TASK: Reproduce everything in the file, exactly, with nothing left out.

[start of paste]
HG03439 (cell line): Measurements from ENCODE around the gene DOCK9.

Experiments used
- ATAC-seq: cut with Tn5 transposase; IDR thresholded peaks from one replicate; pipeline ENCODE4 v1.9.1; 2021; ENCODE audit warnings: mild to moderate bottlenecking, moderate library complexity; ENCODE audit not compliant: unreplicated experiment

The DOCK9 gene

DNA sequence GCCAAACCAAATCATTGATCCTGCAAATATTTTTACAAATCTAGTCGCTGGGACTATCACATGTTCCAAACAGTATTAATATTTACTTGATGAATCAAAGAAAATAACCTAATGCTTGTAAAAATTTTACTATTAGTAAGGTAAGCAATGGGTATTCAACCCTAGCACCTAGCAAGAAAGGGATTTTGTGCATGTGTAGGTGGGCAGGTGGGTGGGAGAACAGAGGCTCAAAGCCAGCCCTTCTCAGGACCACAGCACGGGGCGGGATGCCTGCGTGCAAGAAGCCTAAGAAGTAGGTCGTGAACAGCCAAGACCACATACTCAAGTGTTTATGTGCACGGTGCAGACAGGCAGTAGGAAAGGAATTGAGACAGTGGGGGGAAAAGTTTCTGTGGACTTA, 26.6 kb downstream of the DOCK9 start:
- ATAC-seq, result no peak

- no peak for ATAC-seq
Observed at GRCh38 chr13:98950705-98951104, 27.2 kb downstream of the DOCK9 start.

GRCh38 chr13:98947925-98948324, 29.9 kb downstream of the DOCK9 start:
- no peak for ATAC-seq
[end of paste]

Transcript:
HG03439 (cell line): Measurements from ENCODE around the gene DOCK9.

Experiments used
- ATAC-seq: cut with Tn5 transposase; IDR thresholded peaks from one replicate; pipeline ENCODE4 v1.9.1; 2021; ENCODE audit warnings: mild to moderate bottlenecking, moderate library complexity; ENCODE audit not compliant: unreplicated experiment

The DOCK9 gene

DNA sequence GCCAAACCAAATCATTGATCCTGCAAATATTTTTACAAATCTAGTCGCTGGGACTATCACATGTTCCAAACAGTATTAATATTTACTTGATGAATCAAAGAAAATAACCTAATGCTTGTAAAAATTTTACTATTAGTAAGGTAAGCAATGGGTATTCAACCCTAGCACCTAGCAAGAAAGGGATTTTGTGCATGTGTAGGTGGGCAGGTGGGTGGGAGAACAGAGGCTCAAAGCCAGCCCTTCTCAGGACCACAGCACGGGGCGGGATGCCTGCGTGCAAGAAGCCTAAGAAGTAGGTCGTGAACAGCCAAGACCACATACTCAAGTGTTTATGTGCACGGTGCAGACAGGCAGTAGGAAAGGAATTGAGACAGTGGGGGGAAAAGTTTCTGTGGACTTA, 26.6 kb downstream of the DOCK9 start:
- ATAC-seq, result no peak

- no peak for ATAC-seq
Observed at GRCh38 chr13:98950705-98951104, 27.2 kb downstream of the DOCK9 start.

GRCh38 chr13:98947925-98948324, 29.9 kb downstream of the DOCK9 start:
- no peak for ATAC-seq